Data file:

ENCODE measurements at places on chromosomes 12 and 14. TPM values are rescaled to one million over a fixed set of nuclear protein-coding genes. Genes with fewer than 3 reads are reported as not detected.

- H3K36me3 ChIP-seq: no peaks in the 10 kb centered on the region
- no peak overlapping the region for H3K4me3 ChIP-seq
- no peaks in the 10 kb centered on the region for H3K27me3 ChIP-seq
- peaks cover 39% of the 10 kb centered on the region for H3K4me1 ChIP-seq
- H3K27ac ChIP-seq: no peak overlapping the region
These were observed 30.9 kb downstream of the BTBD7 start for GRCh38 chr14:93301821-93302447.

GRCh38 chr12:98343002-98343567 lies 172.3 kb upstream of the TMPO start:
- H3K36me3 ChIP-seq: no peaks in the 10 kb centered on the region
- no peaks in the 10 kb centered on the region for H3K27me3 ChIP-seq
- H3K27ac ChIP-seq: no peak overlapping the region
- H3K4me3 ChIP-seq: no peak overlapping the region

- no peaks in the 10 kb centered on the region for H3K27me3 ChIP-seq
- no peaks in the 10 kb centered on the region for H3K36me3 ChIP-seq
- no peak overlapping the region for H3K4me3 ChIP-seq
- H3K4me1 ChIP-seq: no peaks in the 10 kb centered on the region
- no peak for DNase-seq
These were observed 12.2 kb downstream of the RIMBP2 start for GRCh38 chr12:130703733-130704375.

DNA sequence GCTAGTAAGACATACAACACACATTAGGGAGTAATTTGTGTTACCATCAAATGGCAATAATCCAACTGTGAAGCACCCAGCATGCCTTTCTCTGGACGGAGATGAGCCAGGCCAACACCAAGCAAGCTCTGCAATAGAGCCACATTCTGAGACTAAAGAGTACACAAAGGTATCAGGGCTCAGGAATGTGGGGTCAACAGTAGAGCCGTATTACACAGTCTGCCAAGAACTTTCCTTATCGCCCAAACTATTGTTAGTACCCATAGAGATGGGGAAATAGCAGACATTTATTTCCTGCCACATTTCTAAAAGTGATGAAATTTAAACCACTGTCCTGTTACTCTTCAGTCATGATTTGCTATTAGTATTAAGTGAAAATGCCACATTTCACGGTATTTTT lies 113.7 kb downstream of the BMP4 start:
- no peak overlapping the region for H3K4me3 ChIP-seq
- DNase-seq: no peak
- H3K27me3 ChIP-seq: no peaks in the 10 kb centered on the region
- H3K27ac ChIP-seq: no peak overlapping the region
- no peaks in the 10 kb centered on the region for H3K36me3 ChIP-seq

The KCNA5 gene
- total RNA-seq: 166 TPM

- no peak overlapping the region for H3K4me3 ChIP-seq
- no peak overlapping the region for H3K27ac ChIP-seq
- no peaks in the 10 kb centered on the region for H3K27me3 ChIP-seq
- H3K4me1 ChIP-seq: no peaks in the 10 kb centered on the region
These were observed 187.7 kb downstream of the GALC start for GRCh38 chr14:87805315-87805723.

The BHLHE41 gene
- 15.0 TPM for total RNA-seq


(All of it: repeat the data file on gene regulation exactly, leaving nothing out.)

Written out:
ENCODE measurements at places on chromosomes 12 and 14. TPM values are rescaled to one million over a fixed set of nuclear protein-coding genes. Genes with fewer than 3 reads are reported as not detected.

- H3K36me3 ChIP-seq: no peaks in the 10 kb centered on the region
- no peak overlapping the region for H3K4me3 ChIP-seq
- no peaks in the 10 kb centered on the region for H3K27me3 ChIP-seq
- peaks cover 39% of the 10 kb centered on the region for H3K4me1 ChIP-seq
- H3K27ac ChIP-seq: no peak overlapping the region
These were observed 30.9 kb downstream of the BTBD7 start for GRCh38 chr14:93301821-93302447.

GRCh38 chr12:98343002-98343567 lies 172.3 kb upstream of the TMPO start:
- H3K36me3 ChIP-seq: no peaks in the 10 kb centered on the region
- no peaks in the 10 kb centered on the region for H3K27me3 ChIP-seq
- H3K27ac ChIP-seq: no peak overlapping the region
- H3K4me3 ChIP-seq: no peak overlapping the region

- no peaks in the 10 kb centered on the region for H3K27me3 ChIP-seq
- no peaks in the 10 kb centered on the region for H3K36me3 ChIP-seq
- no peak overlapping the region for H3K4me3 ChIP-seq
- H3K4me1 ChIP-seq: no peaks in the 10 kb centered on the region
- no peak for DNase-seq
These were observed 12.2 kb downstream of the RIMBP2 start for GRCh38 chr12:130703733-130704375.

DNA sequence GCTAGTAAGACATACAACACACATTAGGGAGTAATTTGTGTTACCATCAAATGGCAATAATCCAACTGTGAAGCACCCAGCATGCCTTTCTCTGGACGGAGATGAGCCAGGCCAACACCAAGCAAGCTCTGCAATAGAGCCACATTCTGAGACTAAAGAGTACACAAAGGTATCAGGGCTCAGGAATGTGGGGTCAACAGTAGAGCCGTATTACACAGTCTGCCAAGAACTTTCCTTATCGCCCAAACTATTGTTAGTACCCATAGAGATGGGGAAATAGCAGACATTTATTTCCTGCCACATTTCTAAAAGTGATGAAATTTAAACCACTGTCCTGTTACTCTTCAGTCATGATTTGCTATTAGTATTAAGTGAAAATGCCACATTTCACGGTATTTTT lies 113.7 kb downstream of the BMP4 start:
- no peak overlapping the region for H3K4me3 ChIP-seq
- DNase-seq: no peak
- H3K27me3 ChIP-seq: no peaks in the 10 kb centered on the region
- H3K27ac ChIP-seq: no peak overlapping the region
- no peaks in the 10 kb centered on the region for H3K36me3 ChIP-seq

The KCNA5 gene
- total RNA-seq: 166 TPM

- no peak overlapping the region for H3K4me3 ChIP-seq
- no peak overlapping the region for H3K27ac ChIP-seq
- no peaks in the 10 kb centered on the region for H3K27me3 ChIP-seq
- H3K4me1 ChIP-seq: no peaks in the 10 kb centered on the region
These were observed 187.7 kb downstream of the GALC start for GRCh38 chr14:87805315-87805723.

The BHLHE41 gene
- 15.0 TPM for total RNA-seq